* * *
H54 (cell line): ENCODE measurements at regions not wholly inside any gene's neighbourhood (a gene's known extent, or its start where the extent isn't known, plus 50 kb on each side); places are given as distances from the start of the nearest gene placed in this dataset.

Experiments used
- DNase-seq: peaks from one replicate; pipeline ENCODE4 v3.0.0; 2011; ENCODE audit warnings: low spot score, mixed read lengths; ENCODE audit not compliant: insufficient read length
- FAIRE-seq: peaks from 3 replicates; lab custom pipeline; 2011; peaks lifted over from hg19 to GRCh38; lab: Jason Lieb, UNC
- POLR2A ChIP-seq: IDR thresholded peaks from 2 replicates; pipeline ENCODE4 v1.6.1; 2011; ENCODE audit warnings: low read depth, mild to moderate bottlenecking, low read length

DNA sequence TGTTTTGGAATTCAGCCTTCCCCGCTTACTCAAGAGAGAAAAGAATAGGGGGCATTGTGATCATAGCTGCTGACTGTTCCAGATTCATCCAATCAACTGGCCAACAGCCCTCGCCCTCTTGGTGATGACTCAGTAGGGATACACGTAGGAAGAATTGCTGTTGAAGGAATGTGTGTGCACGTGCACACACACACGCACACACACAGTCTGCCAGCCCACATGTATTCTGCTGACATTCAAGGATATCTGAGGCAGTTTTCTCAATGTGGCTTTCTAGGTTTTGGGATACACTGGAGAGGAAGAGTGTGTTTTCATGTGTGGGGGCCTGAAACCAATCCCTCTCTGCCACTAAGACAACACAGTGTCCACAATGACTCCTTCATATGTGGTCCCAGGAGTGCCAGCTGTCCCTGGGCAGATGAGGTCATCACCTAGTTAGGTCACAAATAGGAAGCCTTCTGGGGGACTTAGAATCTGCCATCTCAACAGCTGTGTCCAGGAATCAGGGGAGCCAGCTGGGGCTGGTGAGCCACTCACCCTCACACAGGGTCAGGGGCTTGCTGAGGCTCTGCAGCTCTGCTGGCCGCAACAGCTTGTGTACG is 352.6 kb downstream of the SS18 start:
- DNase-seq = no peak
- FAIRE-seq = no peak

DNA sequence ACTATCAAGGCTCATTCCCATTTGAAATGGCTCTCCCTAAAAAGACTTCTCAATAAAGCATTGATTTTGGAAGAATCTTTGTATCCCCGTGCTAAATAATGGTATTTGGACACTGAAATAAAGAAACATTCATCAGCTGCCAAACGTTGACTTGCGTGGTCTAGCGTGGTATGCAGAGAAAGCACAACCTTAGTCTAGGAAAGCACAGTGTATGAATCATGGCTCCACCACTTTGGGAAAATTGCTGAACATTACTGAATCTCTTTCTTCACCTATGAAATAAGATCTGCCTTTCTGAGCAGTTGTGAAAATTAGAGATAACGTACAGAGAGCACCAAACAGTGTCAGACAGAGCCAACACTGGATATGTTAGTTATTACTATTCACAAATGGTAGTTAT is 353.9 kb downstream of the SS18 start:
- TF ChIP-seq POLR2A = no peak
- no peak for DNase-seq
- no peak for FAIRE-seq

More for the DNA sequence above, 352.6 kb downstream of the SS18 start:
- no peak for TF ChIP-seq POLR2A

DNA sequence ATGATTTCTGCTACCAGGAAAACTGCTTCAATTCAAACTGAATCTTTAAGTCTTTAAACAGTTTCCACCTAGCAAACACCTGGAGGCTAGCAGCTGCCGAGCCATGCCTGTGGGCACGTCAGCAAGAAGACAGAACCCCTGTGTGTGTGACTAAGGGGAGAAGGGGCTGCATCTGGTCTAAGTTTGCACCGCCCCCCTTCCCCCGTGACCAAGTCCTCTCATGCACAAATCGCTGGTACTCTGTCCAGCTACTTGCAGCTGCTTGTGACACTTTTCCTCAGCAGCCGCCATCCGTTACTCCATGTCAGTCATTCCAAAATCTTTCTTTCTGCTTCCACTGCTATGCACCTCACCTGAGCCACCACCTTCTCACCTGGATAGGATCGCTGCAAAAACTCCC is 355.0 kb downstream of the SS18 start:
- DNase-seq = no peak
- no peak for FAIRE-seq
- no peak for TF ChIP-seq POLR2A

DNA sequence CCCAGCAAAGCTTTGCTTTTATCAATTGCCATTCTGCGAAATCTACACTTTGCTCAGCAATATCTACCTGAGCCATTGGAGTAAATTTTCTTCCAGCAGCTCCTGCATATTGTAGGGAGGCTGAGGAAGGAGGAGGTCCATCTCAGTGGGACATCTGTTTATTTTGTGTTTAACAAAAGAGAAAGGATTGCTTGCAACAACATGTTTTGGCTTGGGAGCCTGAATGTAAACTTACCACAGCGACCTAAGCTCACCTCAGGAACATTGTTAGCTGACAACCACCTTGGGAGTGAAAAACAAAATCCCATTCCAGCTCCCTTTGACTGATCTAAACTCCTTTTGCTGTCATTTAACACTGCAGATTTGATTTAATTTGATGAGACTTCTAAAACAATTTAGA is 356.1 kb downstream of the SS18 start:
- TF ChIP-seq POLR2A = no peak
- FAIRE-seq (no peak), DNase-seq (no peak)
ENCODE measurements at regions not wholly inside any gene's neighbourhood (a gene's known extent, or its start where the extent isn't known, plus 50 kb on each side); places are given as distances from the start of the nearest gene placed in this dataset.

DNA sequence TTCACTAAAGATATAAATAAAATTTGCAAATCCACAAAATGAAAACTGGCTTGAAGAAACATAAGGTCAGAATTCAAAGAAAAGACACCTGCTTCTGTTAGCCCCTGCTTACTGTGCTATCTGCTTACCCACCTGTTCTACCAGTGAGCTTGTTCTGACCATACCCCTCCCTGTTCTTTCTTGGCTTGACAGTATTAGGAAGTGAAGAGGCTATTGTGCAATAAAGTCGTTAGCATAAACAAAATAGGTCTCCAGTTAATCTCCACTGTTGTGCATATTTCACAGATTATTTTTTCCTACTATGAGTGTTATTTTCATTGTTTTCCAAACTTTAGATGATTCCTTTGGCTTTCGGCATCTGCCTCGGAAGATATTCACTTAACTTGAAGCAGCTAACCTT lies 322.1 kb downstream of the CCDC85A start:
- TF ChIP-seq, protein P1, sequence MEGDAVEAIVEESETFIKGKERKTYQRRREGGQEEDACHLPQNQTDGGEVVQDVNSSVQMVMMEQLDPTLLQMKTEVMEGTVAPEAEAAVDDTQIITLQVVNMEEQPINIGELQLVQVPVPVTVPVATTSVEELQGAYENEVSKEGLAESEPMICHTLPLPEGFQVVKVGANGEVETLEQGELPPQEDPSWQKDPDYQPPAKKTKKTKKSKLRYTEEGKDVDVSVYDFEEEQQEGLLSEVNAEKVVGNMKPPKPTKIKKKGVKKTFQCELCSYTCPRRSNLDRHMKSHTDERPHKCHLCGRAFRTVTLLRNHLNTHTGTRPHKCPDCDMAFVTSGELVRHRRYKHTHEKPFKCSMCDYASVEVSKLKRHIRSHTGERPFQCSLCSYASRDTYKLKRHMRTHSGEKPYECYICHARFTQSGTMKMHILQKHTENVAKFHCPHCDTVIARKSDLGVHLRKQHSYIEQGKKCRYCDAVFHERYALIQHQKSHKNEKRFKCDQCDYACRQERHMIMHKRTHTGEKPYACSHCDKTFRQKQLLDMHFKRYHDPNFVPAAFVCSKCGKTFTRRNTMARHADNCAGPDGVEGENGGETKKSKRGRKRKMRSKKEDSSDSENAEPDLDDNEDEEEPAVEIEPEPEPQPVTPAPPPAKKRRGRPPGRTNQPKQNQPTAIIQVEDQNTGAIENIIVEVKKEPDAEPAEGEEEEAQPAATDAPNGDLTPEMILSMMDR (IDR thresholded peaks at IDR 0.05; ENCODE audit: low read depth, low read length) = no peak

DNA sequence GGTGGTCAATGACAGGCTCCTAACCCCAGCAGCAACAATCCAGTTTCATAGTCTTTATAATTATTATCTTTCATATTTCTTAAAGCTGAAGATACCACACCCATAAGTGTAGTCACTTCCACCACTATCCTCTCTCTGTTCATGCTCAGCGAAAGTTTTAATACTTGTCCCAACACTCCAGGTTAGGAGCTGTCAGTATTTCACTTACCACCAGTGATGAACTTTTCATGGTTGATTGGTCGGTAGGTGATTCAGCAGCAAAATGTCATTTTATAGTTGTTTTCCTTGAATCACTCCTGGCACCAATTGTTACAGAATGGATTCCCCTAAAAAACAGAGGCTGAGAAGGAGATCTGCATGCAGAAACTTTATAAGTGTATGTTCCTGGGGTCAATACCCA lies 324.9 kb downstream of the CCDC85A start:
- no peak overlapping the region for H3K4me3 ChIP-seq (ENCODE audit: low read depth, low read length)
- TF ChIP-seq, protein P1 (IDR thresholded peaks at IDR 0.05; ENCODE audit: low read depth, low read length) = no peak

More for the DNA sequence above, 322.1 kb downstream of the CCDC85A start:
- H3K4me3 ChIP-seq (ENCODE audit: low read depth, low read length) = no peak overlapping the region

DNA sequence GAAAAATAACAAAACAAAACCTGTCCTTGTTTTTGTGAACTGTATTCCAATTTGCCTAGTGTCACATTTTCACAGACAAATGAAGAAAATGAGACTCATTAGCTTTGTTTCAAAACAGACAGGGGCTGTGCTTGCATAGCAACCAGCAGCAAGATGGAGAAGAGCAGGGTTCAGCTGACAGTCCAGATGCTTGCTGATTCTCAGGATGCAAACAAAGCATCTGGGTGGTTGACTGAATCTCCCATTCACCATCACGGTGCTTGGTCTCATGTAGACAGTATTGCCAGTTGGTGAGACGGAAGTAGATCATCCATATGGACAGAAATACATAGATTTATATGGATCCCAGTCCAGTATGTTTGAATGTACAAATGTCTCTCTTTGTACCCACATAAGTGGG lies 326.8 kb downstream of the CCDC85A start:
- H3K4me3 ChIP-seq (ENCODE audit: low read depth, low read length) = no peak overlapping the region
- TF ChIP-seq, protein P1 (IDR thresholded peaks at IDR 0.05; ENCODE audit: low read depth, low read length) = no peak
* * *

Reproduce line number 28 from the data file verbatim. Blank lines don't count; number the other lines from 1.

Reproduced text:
More for the DNA sequence above, 322.1 kb downstream of the CCDC85A start: